EU at crossroads as it tackles testing challenges

By CHEN YINGQUN | China Daily | Updated: 2022-01-26 07:26
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Tens of thousands of people demonstrate on Sunday against COVID-19 measures in Brussels, Belgium. THIERRY MONASSE/GETTY IMAGES

Action needed to address number of issues, experts say

This year, the European Union must tackle some of its most difficult challenges, including the COVID-19 pandemic and achieving strategic autonomy, if it wants to become a more assertive global player, according to experts.

While the pandemic continues to take its toll across the continent and ravage economies, global political changes have also created myriad problems for the EU in the past two years, and the situation will worsen if proper action is not taken by member nations, the experts said.

In a review, Joseph Borrell, the EU's foreign policy chief, defined 2021 as "a year of transitions".

"Geopolitical changes have intensified, with power politics repeatedly challenging the EU and our values. We must respond with all the determination we can muster," he said.

Borrell added that the pandemic has persisted longer than imagined a year ago, and the Omicron variant has required the introduction of significant restrictions and has threatened economic recovery.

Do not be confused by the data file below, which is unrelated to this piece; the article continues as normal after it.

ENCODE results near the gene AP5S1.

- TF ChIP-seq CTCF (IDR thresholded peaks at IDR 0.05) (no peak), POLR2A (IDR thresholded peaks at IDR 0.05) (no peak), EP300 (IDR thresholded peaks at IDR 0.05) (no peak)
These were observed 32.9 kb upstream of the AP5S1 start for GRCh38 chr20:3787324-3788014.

By the end of last year, about 68 percent of the EU's population was fully vaccinated against COVID-19, but there is a need to "do more to reverse vaccination disparities and tackle growing imbalances and inequalities" across continents, Borrell said.

In addition to handling the pandemic, the EU has faced one crisis after another, he said. "But being in permanent crisis management mode has sometimes weakened its capacity to address transversal, longer-term issues" that should be at the center of its foreign policy. These include revitalizing multilateralism, handling migration in a balanced way, as well as the energy and climate crises and regulations for digital transition, he added.

Ding Chun, director of the Center for European Studies at Fudan University in Shanghai, said the EU's economy, ravaged by the pandemic, saw signs of recovery in the middle of last year, as member countries took measures to tackle COVID-19, such as rolling out vaccination plans and easing restrictions on movement.

However, late last year, the highly contagious Omicron variant became the main strain of the virus in EU countries, forcing them to reintroduce restrictions and fueling new doubts over their economies, he said.

The EU Commission has forecast a rise of 4.3 percent for the bloc's real GDP this year, down from 5 percent last year. Moreover, EU countries also face months of surging energy prices. Inflation in the bloc has risen consecutively in recent months, reaching a record high of 5 percent in December, and many countries are running public debts well above 100 percent of GDP.

"These factors have led to serious pitfalls for the EU's economic recovery," Ding said.

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